In 1993, Cincinnati, Ohio, passed Ballot Issue 3, an amendment to the city charter, which forbade the city from adopting or enforcing civil rights ordinances based on sexual orientation, the only municipality in the United States to pass such a restriction. The wording of Cincinnati's amendment was almost identical to that of Colorado's. The amendment was upheld by the Sixth Circuit Court of Appeals in 1996. Later, the case was remanded by the Supreme Court for further consideration in 1997 in the wake of the Romer decision. The Sixth Circuit upheld the amendment a second time, differentiating it from the state-level amendment on the grounds that it was a local government action of the type that Amendment 2 was designed to preempt. On October 13, 1998, the Supreme Court rejected an appeal, allowing the Sixth Circuit decision and the city amendment to stand. In 2004, Cincinnati voters overturned the amendment.
Since Romer stood in obvious tension with the Court's earlier decision in Bowers v. Hardwick, it laid the groundwork for 2003's Lawrence v. Texas, which overturned Bowers; like the Romer case, Justices Kennedy and Scalia would author the majority and dissenting opinions in Lawrence with all nine justices voting almost the same way as in Romer (Justice O'Connor concurred, but with a different rationale). Romer has been narrowly cited but influential within its niche, being cited in the cases of Lawrence v. Texas and Hollingsworth v. Perry, but the case has not had a much broader impact given the Court's assertion that it was conducting neither a "normal process of judicial review" nor a "conventional inquiry." In the same niche, Romer was cited in the decision of Massachusetts Supreme Judicial Court case Goodridge v. Department of Public Health, wherein the Department's desire to deny marriage licences to same-sex couples was explicitly likened to Amendment 2's attempt to broadly restrict from seeking benefits a narrowly defined class of citizens.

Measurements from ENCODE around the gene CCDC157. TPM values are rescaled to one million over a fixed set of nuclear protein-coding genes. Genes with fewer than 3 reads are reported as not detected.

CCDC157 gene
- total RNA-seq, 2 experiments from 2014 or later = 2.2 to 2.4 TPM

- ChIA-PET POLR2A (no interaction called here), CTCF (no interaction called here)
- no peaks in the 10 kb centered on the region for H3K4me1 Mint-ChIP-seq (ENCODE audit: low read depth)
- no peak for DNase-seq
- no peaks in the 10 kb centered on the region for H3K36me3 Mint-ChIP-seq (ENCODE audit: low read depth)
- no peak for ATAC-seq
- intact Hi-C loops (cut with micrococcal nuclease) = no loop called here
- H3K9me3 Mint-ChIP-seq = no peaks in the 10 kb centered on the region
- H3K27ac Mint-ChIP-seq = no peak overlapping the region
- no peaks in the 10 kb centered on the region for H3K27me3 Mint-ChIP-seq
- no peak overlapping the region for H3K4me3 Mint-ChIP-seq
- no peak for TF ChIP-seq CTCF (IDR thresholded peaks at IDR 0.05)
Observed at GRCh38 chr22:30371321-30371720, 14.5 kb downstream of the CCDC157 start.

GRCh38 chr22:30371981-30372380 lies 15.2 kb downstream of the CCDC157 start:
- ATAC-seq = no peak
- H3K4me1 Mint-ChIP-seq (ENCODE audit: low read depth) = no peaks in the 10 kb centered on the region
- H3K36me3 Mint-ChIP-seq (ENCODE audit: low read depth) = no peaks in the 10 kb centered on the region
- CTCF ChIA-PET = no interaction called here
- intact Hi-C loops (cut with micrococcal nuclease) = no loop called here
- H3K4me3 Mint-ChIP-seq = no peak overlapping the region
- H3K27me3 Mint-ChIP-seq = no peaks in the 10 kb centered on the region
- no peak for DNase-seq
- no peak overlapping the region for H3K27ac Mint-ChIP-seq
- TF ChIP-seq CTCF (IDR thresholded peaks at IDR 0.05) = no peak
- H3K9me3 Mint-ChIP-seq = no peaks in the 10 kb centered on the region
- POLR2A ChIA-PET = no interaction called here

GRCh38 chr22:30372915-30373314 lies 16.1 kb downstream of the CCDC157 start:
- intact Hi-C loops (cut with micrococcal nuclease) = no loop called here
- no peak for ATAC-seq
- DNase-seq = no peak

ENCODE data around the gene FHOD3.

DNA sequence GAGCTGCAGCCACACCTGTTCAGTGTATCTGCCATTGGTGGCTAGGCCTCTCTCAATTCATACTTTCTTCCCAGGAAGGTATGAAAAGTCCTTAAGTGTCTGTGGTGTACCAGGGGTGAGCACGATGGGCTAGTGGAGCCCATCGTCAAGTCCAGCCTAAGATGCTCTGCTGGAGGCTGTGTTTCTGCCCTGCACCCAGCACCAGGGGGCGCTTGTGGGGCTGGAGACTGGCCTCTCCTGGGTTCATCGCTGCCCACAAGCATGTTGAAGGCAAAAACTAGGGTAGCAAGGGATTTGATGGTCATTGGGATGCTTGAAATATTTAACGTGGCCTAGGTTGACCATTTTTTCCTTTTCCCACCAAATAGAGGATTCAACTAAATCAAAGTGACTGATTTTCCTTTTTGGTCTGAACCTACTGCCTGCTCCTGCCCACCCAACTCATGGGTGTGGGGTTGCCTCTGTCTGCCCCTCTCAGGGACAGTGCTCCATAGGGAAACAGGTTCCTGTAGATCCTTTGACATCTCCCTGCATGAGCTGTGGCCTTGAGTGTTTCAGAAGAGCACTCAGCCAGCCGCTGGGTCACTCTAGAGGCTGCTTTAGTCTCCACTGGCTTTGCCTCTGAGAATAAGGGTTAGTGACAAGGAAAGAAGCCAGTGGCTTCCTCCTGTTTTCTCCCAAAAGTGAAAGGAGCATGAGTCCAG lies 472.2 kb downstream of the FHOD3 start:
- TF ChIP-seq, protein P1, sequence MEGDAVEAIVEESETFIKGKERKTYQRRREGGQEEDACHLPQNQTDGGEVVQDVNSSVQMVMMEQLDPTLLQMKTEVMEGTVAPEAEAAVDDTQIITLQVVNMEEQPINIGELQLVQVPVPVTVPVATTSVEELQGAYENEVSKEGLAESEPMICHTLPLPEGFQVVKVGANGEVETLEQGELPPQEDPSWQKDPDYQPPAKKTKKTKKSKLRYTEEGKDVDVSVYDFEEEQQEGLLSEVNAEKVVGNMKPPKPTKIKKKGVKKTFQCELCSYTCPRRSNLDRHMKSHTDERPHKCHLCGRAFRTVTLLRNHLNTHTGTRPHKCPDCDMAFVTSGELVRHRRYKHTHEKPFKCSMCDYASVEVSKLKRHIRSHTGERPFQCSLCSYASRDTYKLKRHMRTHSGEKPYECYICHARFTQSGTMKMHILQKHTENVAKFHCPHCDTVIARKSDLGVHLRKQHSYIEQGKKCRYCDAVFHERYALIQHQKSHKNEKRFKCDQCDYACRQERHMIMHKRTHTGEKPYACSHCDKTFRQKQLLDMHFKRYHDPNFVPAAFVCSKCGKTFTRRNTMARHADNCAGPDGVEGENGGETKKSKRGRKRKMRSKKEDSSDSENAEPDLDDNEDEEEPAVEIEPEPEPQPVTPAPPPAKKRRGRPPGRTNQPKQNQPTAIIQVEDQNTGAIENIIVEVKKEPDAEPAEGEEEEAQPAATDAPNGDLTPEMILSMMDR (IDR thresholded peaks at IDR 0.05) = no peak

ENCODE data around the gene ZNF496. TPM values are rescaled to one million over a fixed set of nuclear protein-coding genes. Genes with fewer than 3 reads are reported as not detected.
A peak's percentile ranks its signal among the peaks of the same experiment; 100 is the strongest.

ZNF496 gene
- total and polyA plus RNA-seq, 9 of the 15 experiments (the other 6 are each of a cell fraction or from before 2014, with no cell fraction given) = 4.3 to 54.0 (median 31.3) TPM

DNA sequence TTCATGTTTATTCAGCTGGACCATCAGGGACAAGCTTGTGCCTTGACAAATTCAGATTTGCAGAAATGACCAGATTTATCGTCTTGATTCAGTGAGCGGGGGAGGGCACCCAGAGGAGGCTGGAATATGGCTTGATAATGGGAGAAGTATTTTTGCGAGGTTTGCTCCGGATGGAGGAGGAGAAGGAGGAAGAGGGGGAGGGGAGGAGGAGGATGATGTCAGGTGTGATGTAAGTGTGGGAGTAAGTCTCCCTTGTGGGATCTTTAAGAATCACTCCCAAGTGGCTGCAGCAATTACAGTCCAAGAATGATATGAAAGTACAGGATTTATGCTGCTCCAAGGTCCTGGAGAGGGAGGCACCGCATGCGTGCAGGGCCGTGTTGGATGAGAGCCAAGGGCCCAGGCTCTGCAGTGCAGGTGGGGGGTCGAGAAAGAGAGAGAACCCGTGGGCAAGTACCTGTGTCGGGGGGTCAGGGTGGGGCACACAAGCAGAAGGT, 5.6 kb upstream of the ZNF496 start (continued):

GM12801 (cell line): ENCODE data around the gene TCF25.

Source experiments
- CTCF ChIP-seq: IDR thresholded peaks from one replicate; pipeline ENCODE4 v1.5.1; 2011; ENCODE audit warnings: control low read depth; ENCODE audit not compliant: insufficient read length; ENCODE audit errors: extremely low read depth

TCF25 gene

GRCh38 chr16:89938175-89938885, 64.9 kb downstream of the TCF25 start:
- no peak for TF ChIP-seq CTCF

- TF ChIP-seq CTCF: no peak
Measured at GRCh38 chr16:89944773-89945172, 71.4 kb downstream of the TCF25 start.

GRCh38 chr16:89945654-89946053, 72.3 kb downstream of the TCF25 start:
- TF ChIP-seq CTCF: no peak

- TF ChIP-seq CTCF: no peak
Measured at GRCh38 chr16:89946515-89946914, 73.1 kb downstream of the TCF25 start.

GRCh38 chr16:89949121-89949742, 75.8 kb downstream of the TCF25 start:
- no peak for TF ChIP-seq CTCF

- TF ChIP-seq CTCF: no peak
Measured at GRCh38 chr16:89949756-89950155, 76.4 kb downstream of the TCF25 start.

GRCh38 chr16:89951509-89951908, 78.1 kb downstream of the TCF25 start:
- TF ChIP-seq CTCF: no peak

In 2007, fifteen years after the referendum on Amendment 2, the Colorado legislature amended its anti-discrimination law by forbidding discrimination based on sexual orientation and gender identity, in employment. In 2008, Colorado further expanded its LGBT protections to include housing, public accommodation, and advertising.
Future Chief Justice John Roberts donated time pro bono to prepare oral arguments for the plaintiffs. Speaking during his nomination process, a case leader, Walter A. Smith Jr., praised his work on the case, recalling, "He said, 'Let's do it.' And it's illustrative of his open-mindedness, his fair-mindedness. He did a brilliant job."